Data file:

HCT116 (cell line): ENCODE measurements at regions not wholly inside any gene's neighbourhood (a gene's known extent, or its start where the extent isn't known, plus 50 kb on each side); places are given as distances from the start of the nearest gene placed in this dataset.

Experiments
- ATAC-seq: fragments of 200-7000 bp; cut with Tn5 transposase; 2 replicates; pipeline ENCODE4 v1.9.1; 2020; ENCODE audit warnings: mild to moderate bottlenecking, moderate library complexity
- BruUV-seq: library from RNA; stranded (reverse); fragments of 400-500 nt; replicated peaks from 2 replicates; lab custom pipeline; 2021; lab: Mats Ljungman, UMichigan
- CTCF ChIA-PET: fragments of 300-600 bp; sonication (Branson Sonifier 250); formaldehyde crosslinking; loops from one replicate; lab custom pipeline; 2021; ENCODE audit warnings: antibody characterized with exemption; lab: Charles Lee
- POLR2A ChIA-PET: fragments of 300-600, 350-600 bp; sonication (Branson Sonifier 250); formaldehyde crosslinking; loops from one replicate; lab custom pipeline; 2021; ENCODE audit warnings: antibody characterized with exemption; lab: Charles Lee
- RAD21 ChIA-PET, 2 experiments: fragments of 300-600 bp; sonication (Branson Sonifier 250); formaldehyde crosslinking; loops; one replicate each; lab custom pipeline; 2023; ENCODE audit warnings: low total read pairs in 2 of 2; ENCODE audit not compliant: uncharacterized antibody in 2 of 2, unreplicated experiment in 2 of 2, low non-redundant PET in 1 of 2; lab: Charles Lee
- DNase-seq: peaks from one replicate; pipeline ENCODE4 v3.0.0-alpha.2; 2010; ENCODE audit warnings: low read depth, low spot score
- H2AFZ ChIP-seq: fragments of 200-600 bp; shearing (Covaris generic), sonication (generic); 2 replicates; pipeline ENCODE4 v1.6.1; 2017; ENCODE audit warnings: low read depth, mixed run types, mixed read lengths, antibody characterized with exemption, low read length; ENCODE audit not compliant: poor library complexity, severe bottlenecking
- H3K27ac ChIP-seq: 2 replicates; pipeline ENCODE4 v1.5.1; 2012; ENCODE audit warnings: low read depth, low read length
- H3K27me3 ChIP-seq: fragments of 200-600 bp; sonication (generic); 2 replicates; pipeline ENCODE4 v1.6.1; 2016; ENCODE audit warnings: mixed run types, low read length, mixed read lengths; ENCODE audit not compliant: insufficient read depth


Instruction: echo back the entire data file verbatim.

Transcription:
HCT116 (cell line): ENCODE measurements at regions not wholly inside any gene's neighbourhood (a gene's known extent, or its start where the extent isn't known, plus 50 kb on each side); places are given as distances from the start of the nearest gene placed in this dataset.

Experiments
- ATAC-seq: fragments of 200-7000 bp; cut with Tn5 transposase; 2 replicates; pipeline ENCODE4 v1.9.1; 2020; ENCODE audit warnings: mild to moderate bottlenecking, moderate library complexity
- BruUV-seq: library from RNA; stranded (reverse); fragments of 400-500 nt; replicated peaks from 2 replicates; lab custom pipeline; 2021; lab: Mats Ljungman, UMichigan
- CTCF ChIA-PET: fragments of 300-600 bp; sonication (Branson Sonifier 250); formaldehyde crosslinking; loops from one replicate; lab custom pipeline; 2021; ENCODE audit warnings: antibody characterized with exemption; lab: Charles Lee
- POLR2A ChIA-PET: fragments of 300-600, 350-600 bp; sonication (Branson Sonifier 250); formaldehyde crosslinking; loops from one replicate; lab custom pipeline; 2021; ENCODE audit warnings: antibody characterized with exemption; lab: Charles Lee
- RAD21 ChIA-PET, 2 experiments: fragments of 300-600 bp; sonication (Branson Sonifier 250); formaldehyde crosslinking; loops; one replicate each; lab custom pipeline; 2023; ENCODE audit warnings: low total read pairs in 2 of 2; ENCODE audit not compliant: uncharacterized antibody in 2 of 2, unreplicated experiment in 2 of 2, low non-redundant PET in 1 of 2; lab: Charles Lee
- DNase-seq: peaks from one replicate; pipeline ENCODE4 v3.0.0-alpha.2; 2010; ENCODE audit warnings: low read depth, low spot score
- H2AFZ ChIP-seq: fragments of 200-600 bp; shearing (Covaris generic), sonication (generic); 2 replicates; pipeline ENCODE4 v1.6.1; 2017; ENCODE audit warnings: low read depth, mixed run types, mixed read lengths, antibody characterized with exemption, low read length; ENCODE audit not compliant: poor library complexity, severe bottlenecking
- H3K27ac ChIP-seq: 2 replicates; pipeline ENCODE4 v1.5.1; 2012; ENCODE audit warnings: low read depth, low read length
- H3K27me3 ChIP-seq: fragments of 200-600 bp; sonication (generic); 2 replicates; pipeline ENCODE4 v1.6.1; 2016; ENCODE audit warnings: mixed run types, low read length, mixed read lengths; ENCODE audit not compliant: insufficient read depth